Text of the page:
Nebraska Dragonflies and Damselflies

Swift River Cruiser

Macromia illinoiensis

Walsh, 1862

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Only one Cruiser has been found in Nebraska: a single larva found in Gage Co in August of 1985. This larva was identified as a Cruiser, but not identified to species. The most likely Cruiser to occur in Nebraska is the Swift River Cruiser, which should be watched for flying up and down large streams and rivers and along lake shores.

There are two subspecies of Swift River Cruiser: the Illinois River Cruiser (Macromia illinoiensis illinoiensis), which is found in the northern part of the range, and the Georgia River Cruiser (Macromia illinoiensis georgina), which inhabits the southern part of the range. Both are found in Iowa. Nebraska is at the extreme western edge of the range.

This species has large green eyes and long legs. The head is dark with yellow spots on the top. The male's thorax is dark with a single yellow stripe on each side. The abdomen is shiny black, with yellow triangles along the top. The northern Illinois River Cruiser subspecies is more boldly marked than the southern Georgia River Cruiser subspecies. The female is similar to the male, although brown where the male is black.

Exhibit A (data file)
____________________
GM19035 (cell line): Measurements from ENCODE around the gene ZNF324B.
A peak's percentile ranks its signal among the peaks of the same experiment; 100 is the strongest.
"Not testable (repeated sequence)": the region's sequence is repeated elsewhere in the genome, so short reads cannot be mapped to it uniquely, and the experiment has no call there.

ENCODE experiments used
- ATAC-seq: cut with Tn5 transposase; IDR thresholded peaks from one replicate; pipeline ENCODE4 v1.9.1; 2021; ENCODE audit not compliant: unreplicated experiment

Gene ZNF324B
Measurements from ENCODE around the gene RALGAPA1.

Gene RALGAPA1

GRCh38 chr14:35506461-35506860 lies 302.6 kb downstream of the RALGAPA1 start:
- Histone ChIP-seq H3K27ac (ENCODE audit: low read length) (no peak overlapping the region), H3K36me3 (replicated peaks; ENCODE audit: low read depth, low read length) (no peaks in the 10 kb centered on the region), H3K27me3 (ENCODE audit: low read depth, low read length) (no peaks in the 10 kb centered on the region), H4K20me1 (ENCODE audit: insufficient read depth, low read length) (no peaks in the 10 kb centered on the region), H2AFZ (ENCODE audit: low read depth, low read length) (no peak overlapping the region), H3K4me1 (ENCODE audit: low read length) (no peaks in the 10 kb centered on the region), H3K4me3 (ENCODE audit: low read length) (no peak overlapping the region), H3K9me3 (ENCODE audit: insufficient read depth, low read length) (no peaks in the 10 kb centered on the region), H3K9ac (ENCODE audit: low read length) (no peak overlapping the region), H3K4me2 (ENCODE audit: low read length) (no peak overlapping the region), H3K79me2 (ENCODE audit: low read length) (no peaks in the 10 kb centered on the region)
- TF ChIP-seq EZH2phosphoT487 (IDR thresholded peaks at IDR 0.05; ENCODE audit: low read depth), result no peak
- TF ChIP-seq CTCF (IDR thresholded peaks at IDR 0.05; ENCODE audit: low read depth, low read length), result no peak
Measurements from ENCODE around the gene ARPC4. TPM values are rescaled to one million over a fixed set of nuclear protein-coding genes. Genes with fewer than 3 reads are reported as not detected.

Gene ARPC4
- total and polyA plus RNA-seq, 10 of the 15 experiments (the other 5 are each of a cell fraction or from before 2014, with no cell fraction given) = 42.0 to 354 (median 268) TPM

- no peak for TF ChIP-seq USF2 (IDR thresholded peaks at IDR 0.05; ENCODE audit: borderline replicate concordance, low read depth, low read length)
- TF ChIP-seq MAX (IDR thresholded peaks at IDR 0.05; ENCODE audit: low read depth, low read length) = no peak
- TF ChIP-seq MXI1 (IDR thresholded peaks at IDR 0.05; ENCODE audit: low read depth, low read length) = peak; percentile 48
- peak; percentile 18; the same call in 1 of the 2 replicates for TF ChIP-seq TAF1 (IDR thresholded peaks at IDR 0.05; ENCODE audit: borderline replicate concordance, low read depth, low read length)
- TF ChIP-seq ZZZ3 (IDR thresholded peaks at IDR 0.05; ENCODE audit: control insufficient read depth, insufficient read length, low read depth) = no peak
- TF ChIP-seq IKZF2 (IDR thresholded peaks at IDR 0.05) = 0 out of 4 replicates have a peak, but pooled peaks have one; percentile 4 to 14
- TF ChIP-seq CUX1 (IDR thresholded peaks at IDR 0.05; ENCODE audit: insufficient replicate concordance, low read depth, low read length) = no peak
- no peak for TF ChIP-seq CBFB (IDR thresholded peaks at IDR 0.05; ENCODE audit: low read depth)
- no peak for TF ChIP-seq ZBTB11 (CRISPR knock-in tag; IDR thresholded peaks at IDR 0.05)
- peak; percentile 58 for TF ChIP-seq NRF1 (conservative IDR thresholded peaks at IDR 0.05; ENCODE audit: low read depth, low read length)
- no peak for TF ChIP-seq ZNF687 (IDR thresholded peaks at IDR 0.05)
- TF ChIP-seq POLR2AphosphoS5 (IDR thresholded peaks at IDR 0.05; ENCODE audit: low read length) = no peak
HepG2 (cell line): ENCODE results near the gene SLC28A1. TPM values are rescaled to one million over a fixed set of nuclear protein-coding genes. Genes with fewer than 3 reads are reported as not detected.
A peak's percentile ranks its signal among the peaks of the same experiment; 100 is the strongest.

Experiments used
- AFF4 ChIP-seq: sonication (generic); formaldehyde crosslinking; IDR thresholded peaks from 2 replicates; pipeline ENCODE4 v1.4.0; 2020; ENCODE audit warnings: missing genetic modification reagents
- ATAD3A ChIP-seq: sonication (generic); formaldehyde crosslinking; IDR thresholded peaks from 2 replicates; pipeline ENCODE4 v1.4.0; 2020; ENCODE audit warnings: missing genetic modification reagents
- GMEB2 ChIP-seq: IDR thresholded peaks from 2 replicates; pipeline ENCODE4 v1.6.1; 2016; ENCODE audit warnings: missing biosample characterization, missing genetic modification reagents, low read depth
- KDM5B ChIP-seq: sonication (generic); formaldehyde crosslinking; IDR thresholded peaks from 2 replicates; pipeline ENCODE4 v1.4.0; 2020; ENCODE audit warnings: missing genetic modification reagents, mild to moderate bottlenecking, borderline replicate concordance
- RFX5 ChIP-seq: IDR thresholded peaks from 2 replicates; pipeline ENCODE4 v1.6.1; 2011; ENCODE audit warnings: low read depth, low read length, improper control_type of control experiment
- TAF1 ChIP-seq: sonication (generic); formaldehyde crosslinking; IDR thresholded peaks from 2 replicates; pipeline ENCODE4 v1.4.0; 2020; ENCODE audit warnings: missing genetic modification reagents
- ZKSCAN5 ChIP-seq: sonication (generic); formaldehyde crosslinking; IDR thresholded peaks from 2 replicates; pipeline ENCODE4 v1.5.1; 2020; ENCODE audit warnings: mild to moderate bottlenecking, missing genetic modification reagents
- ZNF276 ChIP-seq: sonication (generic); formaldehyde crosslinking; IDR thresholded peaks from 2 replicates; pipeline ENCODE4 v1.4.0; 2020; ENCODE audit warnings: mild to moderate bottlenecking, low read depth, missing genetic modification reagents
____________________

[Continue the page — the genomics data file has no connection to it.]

Swift River Cruiser
Swift River Cruiser male, photo courtesy of Ann Johnson

Size: 65-76 mm (2.6-3.0 in)

Habitat: large streams and rivers; lakeshores

Great Plains Range: TX, OK, KS, NE, MO, IA, MN

Flight season: July to mid September

Swift River Cruiser map

Green indicates accepted county record (specimen or photograph).
Yellow indicates sight record only.

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